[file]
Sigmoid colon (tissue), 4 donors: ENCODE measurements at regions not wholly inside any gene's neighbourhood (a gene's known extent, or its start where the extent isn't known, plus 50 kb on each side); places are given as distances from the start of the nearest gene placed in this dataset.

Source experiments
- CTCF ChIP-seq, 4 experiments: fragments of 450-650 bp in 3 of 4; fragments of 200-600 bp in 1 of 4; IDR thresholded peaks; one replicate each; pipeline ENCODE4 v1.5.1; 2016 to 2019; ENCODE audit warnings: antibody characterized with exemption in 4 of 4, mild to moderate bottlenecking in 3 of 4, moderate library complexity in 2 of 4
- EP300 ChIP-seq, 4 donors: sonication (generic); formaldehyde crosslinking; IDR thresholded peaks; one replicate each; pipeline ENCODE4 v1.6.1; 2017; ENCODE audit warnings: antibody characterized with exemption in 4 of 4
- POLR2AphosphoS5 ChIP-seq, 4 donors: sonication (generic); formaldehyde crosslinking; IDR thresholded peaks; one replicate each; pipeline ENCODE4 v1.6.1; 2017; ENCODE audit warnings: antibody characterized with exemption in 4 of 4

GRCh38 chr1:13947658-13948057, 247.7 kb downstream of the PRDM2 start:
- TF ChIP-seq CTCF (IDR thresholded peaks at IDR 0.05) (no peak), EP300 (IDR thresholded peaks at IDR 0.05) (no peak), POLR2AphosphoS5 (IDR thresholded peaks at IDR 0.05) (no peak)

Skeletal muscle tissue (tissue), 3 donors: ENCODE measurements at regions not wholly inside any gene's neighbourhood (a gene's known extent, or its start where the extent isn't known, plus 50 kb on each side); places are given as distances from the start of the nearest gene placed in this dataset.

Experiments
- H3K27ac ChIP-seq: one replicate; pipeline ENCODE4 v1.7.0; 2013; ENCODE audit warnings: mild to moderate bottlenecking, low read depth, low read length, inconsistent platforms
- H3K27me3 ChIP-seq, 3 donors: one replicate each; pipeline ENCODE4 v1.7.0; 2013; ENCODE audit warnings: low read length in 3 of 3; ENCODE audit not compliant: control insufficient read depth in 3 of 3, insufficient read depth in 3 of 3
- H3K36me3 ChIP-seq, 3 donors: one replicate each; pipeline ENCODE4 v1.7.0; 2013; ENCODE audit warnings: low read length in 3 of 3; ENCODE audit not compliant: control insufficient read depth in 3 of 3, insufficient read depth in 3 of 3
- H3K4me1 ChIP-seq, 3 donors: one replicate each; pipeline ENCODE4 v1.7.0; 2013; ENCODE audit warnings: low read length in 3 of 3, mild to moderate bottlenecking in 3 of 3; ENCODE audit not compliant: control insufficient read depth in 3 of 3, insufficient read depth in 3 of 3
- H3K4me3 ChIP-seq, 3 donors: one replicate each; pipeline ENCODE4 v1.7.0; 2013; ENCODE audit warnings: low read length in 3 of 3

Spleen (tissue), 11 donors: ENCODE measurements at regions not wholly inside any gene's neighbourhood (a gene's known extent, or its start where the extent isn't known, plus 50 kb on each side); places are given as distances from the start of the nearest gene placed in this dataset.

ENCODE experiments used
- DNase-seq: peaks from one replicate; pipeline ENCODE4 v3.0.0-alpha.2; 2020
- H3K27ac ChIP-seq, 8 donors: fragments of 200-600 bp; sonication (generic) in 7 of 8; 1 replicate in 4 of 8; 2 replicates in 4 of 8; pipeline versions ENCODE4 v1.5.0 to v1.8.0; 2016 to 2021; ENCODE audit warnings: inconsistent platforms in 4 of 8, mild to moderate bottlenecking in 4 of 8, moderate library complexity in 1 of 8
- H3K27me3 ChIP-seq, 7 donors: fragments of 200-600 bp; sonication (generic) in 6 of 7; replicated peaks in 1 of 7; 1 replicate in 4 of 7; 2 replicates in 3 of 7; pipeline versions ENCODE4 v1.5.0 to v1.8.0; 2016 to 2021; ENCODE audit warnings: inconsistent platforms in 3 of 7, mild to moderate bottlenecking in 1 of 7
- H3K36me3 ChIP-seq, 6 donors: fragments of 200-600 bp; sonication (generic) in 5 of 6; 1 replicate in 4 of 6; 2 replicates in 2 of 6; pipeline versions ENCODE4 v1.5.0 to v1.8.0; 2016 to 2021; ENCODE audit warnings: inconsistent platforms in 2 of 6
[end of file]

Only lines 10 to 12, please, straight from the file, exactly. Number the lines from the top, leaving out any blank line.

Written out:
- H3K27ac ChIP-seq: one replicate; pipeline ENCODE4 v1.7.0; 2013; ENCODE audit warnings: mild to moderate bottlenecking, low read depth, low read length, inconsistent platforms
- H3K27me3 ChIP-seq, 3 donors: one replicate each; pipeline ENCODE4 v1.7.0; 2013; ENCODE audit warnings: low read length in 3 of 3; ENCODE audit not compliant: control insufficient read depth in 3 of 3, insufficient read depth in 3 of 3
- H3K36me3 ChIP-seq, 3 donors: one replicate each; pipeline ENCODE4 v1.7.0; 2013; ENCODE audit warnings: low read length in 3 of 3; ENCODE audit not compliant: control insufficient read depth in 3 of 3, insufficient read depth in 3 of 3